Originally written by Nin Chan
Acid King have always kicked your hiney. To longstanding admirers of this frighteningly dense, heavy outfit, this truth has always been as irrefutable as gravity, the power trio searing paths of claustrophobic psychedelia that only the most hardened acid rock connoisseurs dare to tread. From their debut 10” to the sublime split with instro-stoners Mystick Krewe of Clearlight, Acid King have stuffed their recordings with serpentine grooves that sneak up on unsuspecting listeners and induce lethal cases of whiplash, presenting acid-drenched excursions into the the hallucinatory recesses of the human psyche, journeys from which there often is no return. Palpably heavy, the Acid King sound is a reminder of every drug-induced trip you ever embarked upon, ushering dangerous waves of intoxicating frequencies that caress your consciousness and coax you into submission. While the street cred of both Lori S and Guy Pinhas is obvious, Acid King have to this point been a somewhat hush-hush proposition, a sort of wink-wink-nudge-nudge secret handshake savored largely by stoner rock scenesters. Here, then, is another punishing slab of dark, bluesy, authentic doom rock, issued by perhaps THE foremost stoner label in the biz, Small Stone, and FUCK, does it DESTROY!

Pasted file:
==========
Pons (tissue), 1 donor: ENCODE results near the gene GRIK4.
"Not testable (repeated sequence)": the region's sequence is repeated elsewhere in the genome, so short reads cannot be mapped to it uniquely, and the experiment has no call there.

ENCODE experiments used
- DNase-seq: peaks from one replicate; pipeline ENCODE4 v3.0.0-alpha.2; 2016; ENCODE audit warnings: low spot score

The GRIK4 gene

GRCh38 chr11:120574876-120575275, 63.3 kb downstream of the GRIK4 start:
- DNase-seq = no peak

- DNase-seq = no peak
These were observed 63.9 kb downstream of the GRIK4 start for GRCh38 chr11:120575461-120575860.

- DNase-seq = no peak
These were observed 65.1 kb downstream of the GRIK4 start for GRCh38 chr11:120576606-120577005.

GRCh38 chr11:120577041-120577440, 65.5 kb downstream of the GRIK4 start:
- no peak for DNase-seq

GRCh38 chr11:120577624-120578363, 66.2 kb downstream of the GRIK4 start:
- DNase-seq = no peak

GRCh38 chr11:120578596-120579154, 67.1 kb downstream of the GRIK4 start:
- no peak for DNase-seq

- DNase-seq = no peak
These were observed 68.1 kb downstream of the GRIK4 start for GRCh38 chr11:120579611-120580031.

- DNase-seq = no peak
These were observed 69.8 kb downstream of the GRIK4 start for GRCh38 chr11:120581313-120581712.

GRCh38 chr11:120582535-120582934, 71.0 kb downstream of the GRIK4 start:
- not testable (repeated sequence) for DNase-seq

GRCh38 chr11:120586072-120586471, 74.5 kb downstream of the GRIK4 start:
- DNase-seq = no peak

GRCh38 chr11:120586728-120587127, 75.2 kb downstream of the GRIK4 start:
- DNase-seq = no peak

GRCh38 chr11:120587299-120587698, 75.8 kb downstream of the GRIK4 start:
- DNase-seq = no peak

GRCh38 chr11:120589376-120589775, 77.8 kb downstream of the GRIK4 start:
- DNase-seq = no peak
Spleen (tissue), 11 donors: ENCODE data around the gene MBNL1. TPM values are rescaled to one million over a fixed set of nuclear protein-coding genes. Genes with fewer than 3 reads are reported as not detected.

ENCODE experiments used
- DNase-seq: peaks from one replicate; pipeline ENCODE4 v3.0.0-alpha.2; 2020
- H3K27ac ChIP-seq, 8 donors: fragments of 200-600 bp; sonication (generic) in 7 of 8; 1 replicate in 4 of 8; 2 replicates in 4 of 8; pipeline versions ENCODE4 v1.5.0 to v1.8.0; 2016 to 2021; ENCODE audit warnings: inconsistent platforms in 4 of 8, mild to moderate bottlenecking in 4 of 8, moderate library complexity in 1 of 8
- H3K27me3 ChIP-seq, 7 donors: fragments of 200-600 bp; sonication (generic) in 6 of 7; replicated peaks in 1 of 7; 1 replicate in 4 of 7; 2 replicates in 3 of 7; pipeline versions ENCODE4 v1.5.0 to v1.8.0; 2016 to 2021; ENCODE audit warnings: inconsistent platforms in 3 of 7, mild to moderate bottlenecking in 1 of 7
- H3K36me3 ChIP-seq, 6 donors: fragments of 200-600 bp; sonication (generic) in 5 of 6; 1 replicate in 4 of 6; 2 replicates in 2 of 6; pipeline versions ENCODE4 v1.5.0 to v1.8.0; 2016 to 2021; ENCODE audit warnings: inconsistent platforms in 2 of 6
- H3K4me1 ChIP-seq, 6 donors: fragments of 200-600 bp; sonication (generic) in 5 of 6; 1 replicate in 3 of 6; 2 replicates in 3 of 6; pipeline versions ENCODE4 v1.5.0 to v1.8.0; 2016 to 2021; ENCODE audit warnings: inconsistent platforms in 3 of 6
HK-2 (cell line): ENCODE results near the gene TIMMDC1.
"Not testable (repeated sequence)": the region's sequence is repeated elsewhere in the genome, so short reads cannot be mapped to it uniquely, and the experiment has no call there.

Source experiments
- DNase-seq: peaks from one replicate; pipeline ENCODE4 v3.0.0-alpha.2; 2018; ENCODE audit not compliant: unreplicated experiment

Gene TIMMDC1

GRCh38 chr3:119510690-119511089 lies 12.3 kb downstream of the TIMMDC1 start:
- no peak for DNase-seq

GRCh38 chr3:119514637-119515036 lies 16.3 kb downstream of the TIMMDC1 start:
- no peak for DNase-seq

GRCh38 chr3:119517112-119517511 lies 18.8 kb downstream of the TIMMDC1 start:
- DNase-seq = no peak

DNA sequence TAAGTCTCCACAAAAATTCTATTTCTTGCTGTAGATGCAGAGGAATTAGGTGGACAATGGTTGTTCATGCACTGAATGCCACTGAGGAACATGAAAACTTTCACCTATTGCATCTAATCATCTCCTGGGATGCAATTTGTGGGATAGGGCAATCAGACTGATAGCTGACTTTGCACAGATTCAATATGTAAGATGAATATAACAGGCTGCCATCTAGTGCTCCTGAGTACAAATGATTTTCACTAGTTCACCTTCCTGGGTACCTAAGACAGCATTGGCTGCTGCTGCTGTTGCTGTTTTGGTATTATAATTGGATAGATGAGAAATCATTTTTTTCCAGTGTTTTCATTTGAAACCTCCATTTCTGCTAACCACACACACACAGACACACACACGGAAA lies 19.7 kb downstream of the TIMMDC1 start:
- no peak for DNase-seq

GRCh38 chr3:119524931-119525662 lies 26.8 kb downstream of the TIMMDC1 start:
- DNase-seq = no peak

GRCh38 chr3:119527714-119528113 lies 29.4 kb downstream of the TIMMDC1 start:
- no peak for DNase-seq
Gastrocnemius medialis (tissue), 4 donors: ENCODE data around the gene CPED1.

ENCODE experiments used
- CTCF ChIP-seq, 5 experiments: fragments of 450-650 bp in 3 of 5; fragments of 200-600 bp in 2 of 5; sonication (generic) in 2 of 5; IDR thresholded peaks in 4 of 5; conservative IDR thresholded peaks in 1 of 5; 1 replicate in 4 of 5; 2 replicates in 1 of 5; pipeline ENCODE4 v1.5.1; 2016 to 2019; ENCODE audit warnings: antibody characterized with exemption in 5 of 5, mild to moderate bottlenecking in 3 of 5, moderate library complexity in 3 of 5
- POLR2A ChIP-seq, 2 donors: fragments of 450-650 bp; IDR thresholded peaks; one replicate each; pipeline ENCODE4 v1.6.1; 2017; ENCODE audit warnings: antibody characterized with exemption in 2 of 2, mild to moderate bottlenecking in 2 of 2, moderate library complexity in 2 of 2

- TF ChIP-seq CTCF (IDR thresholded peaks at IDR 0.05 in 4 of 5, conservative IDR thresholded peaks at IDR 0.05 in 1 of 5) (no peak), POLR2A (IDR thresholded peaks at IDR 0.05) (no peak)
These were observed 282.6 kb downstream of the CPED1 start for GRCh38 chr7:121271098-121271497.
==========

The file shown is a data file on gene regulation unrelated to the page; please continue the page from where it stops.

As excruciatingly heavy as Acid King have been their whole careers, they have always had a sophisticated sheen to their music, a soulful musicality that has made them far more listenable and approachable than many of their more uncompromisingly tuneless brethren. Their sound is oppressive, sure, but more subtly so than say, latter day Sleep. Instead, there is a wandering, superbly melodic fuzzy dimension that shares more with the spacey explorations of Sons of Otis and the angular tentativeness of Kyuss than the cruelty of a Warhorse. “III” might really be the most welcoming Acid King work to date, “Wheel Nation” exhibiting an irresistible, headcrushing, ominous groove that recalls Electric Wizard’s less blaring moments. An insanely distorted bassline guides this track, while Lori’s ethereal croons catapult the listener to stoned-out NIRVANA, I dare say that this is one of the finest tunes Acid King have penned to date- everything just FLOWS, the groove is so damn fat it never outstays its welcome, the guitar and bass tone are absolutely PERFECT, and the lead that surfaces in the bridge is just overwhelmingly elegant and tasteful.